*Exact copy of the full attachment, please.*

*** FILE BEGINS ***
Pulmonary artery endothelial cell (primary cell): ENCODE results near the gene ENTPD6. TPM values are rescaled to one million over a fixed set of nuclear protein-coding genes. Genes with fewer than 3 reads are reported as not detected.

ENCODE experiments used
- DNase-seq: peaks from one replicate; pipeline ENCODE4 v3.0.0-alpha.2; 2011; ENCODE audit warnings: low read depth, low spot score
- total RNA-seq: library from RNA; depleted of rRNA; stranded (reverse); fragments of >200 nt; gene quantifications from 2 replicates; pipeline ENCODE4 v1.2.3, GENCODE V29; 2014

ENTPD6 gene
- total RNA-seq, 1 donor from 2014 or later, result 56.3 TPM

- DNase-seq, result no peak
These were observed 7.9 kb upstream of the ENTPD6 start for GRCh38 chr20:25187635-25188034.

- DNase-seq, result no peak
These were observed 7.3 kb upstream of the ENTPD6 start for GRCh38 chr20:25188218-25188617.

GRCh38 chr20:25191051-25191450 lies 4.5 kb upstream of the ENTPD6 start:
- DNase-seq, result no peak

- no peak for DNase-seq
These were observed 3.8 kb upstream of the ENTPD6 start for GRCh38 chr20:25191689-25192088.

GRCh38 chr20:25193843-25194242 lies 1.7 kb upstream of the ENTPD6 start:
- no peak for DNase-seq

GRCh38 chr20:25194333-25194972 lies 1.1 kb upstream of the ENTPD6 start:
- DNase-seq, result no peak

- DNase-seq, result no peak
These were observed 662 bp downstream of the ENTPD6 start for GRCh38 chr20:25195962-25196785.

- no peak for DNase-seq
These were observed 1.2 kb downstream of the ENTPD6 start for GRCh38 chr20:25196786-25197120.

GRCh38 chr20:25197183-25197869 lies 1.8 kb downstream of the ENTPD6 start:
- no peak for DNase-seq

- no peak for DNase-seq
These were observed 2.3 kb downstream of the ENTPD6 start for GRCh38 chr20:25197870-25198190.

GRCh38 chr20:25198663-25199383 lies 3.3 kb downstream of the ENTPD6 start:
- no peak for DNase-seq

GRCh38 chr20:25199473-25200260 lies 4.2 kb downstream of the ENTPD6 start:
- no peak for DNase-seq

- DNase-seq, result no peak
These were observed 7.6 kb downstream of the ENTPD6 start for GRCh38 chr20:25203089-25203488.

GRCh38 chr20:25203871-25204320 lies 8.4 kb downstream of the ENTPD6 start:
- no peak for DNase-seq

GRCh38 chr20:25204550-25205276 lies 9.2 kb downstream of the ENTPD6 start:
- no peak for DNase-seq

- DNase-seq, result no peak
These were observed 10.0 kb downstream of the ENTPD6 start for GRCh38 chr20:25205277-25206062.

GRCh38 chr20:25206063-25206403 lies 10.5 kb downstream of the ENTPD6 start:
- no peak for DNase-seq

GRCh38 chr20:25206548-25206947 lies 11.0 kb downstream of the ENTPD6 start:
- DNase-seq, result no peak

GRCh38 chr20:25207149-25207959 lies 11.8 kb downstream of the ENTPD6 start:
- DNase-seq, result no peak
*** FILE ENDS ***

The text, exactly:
Pulmonary artery endothelial cell (primary cell): ENCODE results near the gene ENTPD6. TPM values are rescaled to one million over a fixed set of nuclear protein-coding genes. Genes with fewer than 3 reads are reported as not detected.

ENCODE experiments used
- DNase-seq: peaks from one replicate; pipeline ENCODE4 v3.0.0-alpha.2; 2011; ENCODE audit warnings: low read depth, low spot score
- total RNA-seq: library from RNA; depleted of rRNA; stranded (reverse); fragments of >200 nt; gene quantifications from 2 replicates; pipeline ENCODE4 v1.2.3, GENCODE V29; 2014

ENTPD6 gene
- total RNA-seq, 1 donor from 2014 or later, result 56.3 TPM

- DNase-seq, result no peak
These were observed 7.9 kb upstream of the ENTPD6 start for GRCh38 chr20:25187635-25188034.

- DNase-seq, result no peak
These were observed 7.3 kb upstream of the ENTPD6 start for GRCh38 chr20:25188218-25188617.

GRCh38 chr20:25191051-25191450 lies 4.5 kb upstream of the ENTPD6 start:
- DNase-seq, result no peak

- no peak for DNase-seq
These were observed 3.8 kb upstream of the ENTPD6 start for GRCh38 chr20:25191689-25192088.

GRCh38 chr20:25193843-25194242 lies 1.7 kb upstream of the ENTPD6 start:
- no peak for DNase-seq

GRCh38 chr20:25194333-25194972 lies 1.1 kb upstream of the ENTPD6 start:
- DNase-seq, result no peak

- DNase-seq, result no peak
These were observed 662 bp downstream of the ENTPD6 start for GRCh38 chr20:25195962-25196785.

- no peak for DNase-seq
These were observed 1.2 kb downstream of the ENTPD6 start for GRCh38 chr20:25196786-25197120.

GRCh38 chr20:25197183-25197869 lies 1.8 kb downstream of the ENTPD6 start:
- no peak for DNase-seq

- no peak for DNase-seq
These were observed 2.3 kb downstream of the ENTPD6 start for GRCh38 chr20:25197870-25198190.

GRCh38 chr20:25198663-25199383 lies 3.3 kb downstream of the ENTPD6 start:
- no peak for DNase-seq

GRCh38 chr20:25199473-25200260 lies 4.2 kb downstream of the ENTPD6 start:
- no peak for DNase-seq

- DNase-seq, result no peak
These were observed 7.6 kb downstream of the ENTPD6 start for GRCh38 chr20:25203089-25203488.

GRCh38 chr20:25203871-25204320 lies 8.4 kb downstream of the ENTPD6 start:
- no peak for DNase-seq

GRCh38 chr20:25204550-25205276 lies 9.2 kb downstream of the ENTPD6 start:
- no peak for DNase-seq

- DNase-seq, result no peak
These were observed 10.0 kb downstream of the ENTPD6 start for GRCh38 chr20:25205277-25206062.

GRCh38 chr20:25206063-25206403 lies 10.5 kb downstream of the ENTPD6 start:
- no peak for DNase-seq

GRCh38 chr20:25206548-25206947 lies 11.0 kb downstream of the ENTPD6 start:
- DNase-seq, result no peak

GRCh38 chr20:25207149-25207959 lies 11.8 kb downstream of the ENTPD6 start:
- DNase-seq, result no peak